Few, if any, social programs pack a punch for the American public quite like Social Security. This is a program that provides a benefit check to nearly 63 million people each month, 7 out of 10 of whom are retired workers. Of these retirees, 62% lean on their monthly payout to account for at least half of their income. In other words, without Social Security in place, we'd likely be staring down a serious elderly poverty problem.
Social Security's Judgment Day is rapidly approaching
Then again, it's also a program that's on thin ice. Beginning sometime in the very near future, Social Security is expected to expend more than it collects in revenue for the first time since 1982, the year prior to the Reagan administration passing the last major overhaul of the program.
What could cause such a reversal of fortune for Social Security? Part of the blame, through no fault of their own for simply being born, is that baby boomers are leaving the workforce at a faster rate than new workers can replace them, leading to a decline in the worker-to-beneficiary ratio. Other factors at fault include increased longevity over many decades, growing income inequality, and lower fertility rates.
If there are consolations here for existing and future beneficiaries, it's that the program is in no danger of going belly-up, and it does have almost $2.9 trillion in asset reserves built up since inception. The problem is that these asset reserves can only hold up for so long if Social Security is spending more than it's collecting each year. That's why the latest Trustees report has projected that the entirety of this excess capital will be exhausted 15 years from now, in 2034. Should Congress fail to amend the program in order to generate additional revenue, a sweeping cut to benefits of up to 21% may be needed to sustain payouts through 2092.
Immigration is a net positive for Social Security
However, the factors listed above aren't the only things influencing Social Security. Immigration tends to play a very large role as well. In fact, immigration and its impact on the program might be one of the most misunderstood aspects of Social Security.
When the Trustees release their annual report looking at the short-term (10-year) and long-term (75-year) outlook for Social Security, one of the key factors examined is the immigration rate. Immigration is itself a net positive for the Social Security program. That's because a majority of legal immigrants tend to be younger in age, meaning they're going to be a part of the American workforce for decades before retiring. These immigrating workers, and the payroll tax revenue they'll provide, are very much needed to help support payouts to current and future generations of retirees.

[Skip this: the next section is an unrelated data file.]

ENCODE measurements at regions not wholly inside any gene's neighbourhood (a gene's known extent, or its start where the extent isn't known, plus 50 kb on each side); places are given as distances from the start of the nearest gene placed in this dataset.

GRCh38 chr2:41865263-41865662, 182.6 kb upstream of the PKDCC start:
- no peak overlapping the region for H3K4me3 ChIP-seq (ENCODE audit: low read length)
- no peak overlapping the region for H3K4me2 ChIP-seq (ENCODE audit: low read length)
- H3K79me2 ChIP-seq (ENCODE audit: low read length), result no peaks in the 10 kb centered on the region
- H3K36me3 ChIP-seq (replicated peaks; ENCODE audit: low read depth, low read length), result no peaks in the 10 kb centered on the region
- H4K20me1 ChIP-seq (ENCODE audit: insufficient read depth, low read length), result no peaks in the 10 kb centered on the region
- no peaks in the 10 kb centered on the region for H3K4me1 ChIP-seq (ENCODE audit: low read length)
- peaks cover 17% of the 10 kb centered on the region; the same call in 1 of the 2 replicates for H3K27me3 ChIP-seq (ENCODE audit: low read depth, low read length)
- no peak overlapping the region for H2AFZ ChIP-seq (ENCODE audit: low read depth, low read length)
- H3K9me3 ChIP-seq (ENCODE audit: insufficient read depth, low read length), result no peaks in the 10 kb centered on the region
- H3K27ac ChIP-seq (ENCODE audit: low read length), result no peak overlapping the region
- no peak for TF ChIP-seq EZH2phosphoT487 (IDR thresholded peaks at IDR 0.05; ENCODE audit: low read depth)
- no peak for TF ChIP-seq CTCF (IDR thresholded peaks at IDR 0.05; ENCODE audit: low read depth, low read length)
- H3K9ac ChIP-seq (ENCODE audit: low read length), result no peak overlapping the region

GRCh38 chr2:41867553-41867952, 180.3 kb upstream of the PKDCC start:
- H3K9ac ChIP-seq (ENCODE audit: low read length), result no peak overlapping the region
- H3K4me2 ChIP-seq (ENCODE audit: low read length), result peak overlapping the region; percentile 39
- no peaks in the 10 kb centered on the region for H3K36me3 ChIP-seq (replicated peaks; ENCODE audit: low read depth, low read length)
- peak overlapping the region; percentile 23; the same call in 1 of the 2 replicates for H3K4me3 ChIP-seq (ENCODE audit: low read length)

Meanwhile, undocumented immigrants aren't allowed to receive benefits since they have no legal pathway to receiving a Social Security number (SSN). That doesn't stop some undocumented workers from using a fake SSN or a friend's SSN to get a job, ultimately paying billions of dollars into the system annually without any chance to ever collect a red cent in return.
Though the immigration debate is contentious, there's little doubt that immigration is having a positive outcome on Social Security.
Quantifying the impact of immigration on Social Security
The bigger question, I believe, has always been just how much of an impact is immigration having on Social Security, in dollar terms. The Trustees report provides a roundabout answer to that question.
Each year, the Trustees report examines the 25-year, 50-year, and 75-year actuarial balance based on three levels of average annual net immigration. In the 2018 report, these were 952,000 persons, 1,272,000 persons, and 1,607,000 persons. Regardless of the time period (25, 50, or 75 years), the actuarial balance -- i.e., the amount Congress would need to raise the current 12.4% payroll tax rate today to fully cover the projected cash shortfall over a defined number of years (in this case 25, 50, or 75 years) -- decreases as average annual net immigration increases. Over the long run, the report notes that for every 100,000-person net increase in average annual immigration, the long-term actuarial deficit drops by about 0.08%. The opposite is true if net immigration declines over time.
To put this in an easier-to-understand context, the long-term (75-year) actuarial deficit in 2018 was 2.84%. This means that if the payroll tax were increased from 12.4% to 15.24% (2.84% higher), it would presumably eliminate the $13.2 trillion cash shortfall currently projected between 2034 and 2092. But if, for example, net immigration into the U.S. were doubled to roughly 2.5 million people annually, it would lower the long-term actuarial deficit by about 1%. This would, presumably, lower the program's long-term cash shortfall by trillions of dollars.
In today's dollars, 0.08% of taxable earnings probably doesn't sound like a lot. But for each 100,000-person increase in net immigration, it would result in approximately $5.6 billion in added payroll tax revenue for the program, per year. That's given the assumption that roughly $7.05 trillion in earned income was subject to the payroll tax in 2017, as evidenced by the $873.6 billion in collected payroll tax revenue. That's not chump change, and it's certainly something to keep in mind as the immigration debate rages on.